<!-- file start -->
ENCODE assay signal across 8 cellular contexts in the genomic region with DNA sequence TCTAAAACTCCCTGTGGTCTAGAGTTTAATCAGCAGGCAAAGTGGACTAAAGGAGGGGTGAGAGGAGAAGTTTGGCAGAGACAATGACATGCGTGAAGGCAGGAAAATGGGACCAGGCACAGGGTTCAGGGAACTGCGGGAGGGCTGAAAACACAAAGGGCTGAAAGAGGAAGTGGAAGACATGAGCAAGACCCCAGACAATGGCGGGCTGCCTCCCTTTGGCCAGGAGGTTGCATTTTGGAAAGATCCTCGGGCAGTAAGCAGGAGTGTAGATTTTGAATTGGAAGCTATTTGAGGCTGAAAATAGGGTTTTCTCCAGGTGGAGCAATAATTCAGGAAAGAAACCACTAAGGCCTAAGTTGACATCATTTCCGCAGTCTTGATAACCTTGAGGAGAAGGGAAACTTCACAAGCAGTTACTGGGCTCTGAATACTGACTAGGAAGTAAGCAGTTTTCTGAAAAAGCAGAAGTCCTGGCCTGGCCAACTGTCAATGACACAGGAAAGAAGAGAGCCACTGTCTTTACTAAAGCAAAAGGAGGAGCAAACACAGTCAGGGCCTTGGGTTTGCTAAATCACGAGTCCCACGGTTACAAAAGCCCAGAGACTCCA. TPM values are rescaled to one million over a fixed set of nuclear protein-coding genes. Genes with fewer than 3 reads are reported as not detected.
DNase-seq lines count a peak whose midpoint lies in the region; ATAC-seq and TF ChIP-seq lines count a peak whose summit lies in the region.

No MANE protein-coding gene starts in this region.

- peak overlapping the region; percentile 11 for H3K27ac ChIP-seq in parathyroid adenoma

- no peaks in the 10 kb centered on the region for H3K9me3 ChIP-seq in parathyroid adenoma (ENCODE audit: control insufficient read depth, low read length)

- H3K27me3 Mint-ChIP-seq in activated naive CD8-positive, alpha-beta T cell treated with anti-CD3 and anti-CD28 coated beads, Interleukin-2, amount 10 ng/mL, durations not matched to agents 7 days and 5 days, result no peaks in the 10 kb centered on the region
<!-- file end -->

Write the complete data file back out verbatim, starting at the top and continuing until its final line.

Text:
ENCODE assay signal across 8 cellular contexts in the genomic region with DNA sequence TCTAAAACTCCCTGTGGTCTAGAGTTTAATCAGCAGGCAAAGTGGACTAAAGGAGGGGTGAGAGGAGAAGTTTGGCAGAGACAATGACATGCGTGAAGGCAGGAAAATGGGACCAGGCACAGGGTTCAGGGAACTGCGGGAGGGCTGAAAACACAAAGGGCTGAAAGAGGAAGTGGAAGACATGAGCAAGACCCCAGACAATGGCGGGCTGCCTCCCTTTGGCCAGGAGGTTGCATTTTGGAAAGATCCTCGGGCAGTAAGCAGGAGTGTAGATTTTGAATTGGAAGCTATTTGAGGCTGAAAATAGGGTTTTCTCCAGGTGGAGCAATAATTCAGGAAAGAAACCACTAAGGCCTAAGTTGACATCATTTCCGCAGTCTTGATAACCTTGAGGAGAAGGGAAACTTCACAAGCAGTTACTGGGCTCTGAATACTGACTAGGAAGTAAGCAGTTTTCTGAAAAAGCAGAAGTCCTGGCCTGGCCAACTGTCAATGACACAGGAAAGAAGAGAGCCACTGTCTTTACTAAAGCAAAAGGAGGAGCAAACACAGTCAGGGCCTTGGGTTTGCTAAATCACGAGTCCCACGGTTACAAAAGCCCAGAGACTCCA. TPM values are rescaled to one million over a fixed set of nuclear protein-coding genes. Genes with fewer than 3 reads are reported as not detected.
DNase-seq lines count a peak whose midpoint lies in the region; ATAC-seq and TF ChIP-seq lines count a peak whose summit lies in the region.

No MANE protein-coding gene starts in this region.

- peak overlapping the region; percentile 11 for H3K27ac ChIP-seq in parathyroid adenoma

- no peaks in the 10 kb centered on the region for H3K9me3 ChIP-seq in parathyroid adenoma (ENCODE audit: control insufficient read depth, low read length)

- H3K27me3 Mint-ChIP-seq in activated naive CD8-positive, alpha-beta T cell treated with anti-CD3 and anti-CD28 coated beads, Interleukin-2, amount 10 ng/mL, durations not matched to agents 7 days and 5 days, result no peaks in the 10 kb centered on the region